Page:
Biden, Sanders

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The 2020 elections clearly hold much at stake. Nearly four years of Trump’s Presidency have held symbolic weight in rejecting the values we as a nation seemingly stand by. But much of this administration’s promises of setting forth a certain political agenda has been rollback of the Obama-legacy rather than actual policy craftsmanship.

Withdrawing from the Paris climate accord, virtually undoing the Affordable Care Act, removing the arctic oil drilling ban, net neutrality repeal… this President has undoubtedly demonstrated a potential for dangerous real-world consequences. The nation is well aware of this danger— hence we ask: Who will be the Democrat’s candidate?  And who will win the U.S. Presidential election this November?

WHAT ARE THE KEY ISSUES FOR YOU?

“Climate change, healthcare, and combating the negative effects of globalization in America.” Jasmine Ashley-Dy (Vancouver, BC)

“Gun Safety Legislation, Climate Change, Reforming drug laws, reducing health care costs.” Jack Knizhnik (Vernon Hills, Illinois)

“I think climate change should be the top on everyone’s list. After that the refugee crisis because it is truly disgusting that developed nations turn their heads to the abysmal living conditions and psychological trauma that their policies created.” Lilliana Zar (Los Angeles, California)

“Healthcare, education, environment. I also think fixing international relations is really important.” Grace Koplin (Los Angeles, California)

“Reforms to Medicare have been overdue for a long time. The current system is too limited and clearly not working for the people that need it. I also believe that a reform like that could pave the way for more policies that focus on expanding the social safety net.” Pooja Patel (Chicago, Illinois)

A CANDIDATE’S PROFILE OR HIS POLICIES?

“More and more, politics has become about personalization – all of those factors contribute to a person’s perception, resonation, and charisma.” Jasmine Ashley-Dy (Vancouver, BC)

“I would say propensity to compromise is very important. These days what little gets done in Washington is done through compromise. And if you have a President who has strong, admirable ideals but is so obstinate he doesn’t help many people in his time in office, what’s the point? … I think Sanders isn’t all that much less pragmatic than Biden, the difference is more rhetorical as far as I can tell.” Jack Knizhnik (Vernon Hills, Illinois)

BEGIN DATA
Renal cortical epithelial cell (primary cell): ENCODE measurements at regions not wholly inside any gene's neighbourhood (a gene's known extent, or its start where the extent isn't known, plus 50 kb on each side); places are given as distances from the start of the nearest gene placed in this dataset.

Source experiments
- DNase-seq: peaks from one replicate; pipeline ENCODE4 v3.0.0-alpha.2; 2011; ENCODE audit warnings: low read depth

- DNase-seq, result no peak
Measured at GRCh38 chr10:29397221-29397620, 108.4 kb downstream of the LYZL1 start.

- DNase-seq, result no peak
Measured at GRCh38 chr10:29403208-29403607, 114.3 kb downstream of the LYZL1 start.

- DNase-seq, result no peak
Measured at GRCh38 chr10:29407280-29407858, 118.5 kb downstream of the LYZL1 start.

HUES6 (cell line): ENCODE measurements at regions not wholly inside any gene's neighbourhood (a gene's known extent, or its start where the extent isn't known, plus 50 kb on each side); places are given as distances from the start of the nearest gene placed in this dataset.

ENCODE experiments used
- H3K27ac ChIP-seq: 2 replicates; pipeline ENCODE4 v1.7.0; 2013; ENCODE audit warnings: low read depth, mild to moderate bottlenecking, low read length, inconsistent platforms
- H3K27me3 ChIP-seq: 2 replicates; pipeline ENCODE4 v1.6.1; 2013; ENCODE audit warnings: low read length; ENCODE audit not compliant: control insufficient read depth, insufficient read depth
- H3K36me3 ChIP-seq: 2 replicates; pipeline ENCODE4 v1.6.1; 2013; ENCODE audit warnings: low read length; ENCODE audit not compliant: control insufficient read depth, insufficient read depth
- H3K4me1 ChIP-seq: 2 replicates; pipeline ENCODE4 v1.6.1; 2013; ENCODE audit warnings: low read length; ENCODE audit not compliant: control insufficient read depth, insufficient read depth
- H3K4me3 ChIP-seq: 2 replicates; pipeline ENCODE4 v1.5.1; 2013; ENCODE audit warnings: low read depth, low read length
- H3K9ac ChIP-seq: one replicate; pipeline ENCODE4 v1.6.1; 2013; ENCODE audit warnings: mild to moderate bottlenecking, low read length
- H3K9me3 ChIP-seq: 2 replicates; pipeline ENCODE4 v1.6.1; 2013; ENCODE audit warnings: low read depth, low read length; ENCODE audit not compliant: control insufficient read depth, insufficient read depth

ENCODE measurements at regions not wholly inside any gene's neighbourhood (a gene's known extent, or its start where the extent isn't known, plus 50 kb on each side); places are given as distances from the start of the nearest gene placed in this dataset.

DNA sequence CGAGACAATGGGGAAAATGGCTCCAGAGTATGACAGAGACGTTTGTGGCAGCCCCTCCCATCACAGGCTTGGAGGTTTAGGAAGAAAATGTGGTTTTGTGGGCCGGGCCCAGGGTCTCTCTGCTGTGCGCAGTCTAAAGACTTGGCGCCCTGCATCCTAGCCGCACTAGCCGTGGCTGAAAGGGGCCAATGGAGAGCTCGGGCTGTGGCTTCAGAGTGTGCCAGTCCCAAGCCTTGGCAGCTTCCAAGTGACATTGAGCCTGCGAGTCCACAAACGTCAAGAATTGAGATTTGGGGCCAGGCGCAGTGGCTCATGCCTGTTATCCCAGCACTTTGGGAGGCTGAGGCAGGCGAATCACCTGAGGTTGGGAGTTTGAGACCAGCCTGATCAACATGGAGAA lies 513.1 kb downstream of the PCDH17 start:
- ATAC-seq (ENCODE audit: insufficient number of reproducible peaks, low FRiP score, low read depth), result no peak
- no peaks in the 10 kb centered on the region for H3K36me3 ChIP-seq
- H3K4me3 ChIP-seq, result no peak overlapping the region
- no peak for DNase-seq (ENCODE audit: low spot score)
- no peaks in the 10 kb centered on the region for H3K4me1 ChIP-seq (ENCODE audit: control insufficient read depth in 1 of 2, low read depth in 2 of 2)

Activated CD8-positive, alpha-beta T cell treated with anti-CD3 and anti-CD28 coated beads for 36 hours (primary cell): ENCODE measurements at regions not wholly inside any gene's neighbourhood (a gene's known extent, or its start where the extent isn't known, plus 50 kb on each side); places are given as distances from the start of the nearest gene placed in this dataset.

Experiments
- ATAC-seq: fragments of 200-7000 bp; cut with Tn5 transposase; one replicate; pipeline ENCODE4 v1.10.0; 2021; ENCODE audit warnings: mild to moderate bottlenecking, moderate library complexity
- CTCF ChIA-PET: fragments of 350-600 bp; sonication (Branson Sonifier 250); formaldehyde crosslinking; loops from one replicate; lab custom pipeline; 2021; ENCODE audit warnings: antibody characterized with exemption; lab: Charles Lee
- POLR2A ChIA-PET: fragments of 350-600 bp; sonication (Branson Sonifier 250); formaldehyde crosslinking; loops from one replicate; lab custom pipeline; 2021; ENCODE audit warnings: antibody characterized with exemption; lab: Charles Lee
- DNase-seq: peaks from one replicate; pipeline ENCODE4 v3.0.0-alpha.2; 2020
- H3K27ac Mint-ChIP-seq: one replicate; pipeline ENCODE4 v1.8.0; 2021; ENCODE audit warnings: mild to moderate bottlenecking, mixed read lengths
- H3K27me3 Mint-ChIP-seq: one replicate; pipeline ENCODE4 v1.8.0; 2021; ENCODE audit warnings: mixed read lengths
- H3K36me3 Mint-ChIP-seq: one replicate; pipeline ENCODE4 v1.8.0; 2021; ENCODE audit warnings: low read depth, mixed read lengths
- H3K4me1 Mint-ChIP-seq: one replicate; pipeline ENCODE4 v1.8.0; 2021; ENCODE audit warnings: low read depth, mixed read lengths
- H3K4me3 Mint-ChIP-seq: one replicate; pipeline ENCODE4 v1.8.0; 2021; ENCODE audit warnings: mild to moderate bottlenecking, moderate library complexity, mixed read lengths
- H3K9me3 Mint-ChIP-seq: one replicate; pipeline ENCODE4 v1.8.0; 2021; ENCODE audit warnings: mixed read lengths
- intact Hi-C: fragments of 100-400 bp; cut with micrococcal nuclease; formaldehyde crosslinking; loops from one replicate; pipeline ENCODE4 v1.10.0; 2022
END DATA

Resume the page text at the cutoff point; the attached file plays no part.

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“I think that a consistent track record and a lack of buy-ability by lobbyists is extremely important. If a scandal crosses any of these fields then it should hold weight. Charisma may be important from a foreign policy perspective, but it must also be backed by well thought out plans.” Lilliana Zar (Los Angeles, California)

“For me, scandal or past actions hold the same amount of weight as policies.” Grace Koplin (Los Angeles, California)

“If you count past scandals, then that would be the only confounding variable I consider coming close to policy. Record and consistency are important to me.” Pooja Patel (Chicago, Illinois)

HOW SHOULD FUTURE DEBATES BE CONDUCTED?

“This is a lame answer, but honestly all the personal attack shit really has me peeved…” Jasmine Ashley-Dy (Vancouver, BC)

“I don’t really like the debates as they’re not much more than an excuse for the candidates to yell at each other, and personal temperament isn’t all that important.” Jack Knizhnik (Vernon Hills, Illinois)

“I wish there was more time spent on the issues of people of color and how these problems are present in policy and originate from history.” Lilliana Zar (Los Angeles, California)

“Environment and global warming… and healthcare in this country is a huge one and deserves a lot of attention.” Grace Koplin (Los Angeles, California)

“Moderators need to prioritize asking questions on a wide range of different policy issues.” Pooja Patel (Chicago, Illinois)

WOULD EITHER CANDIDATE’S NOMINATION DETER YOU FROM VOTING THIS YEAR?

“Nope! I’d still vote.” Jasmine Ashley-Dy (Vancouver, BC)

“Nope.” Jack Knizhnik (Vernon Hills, Illinois)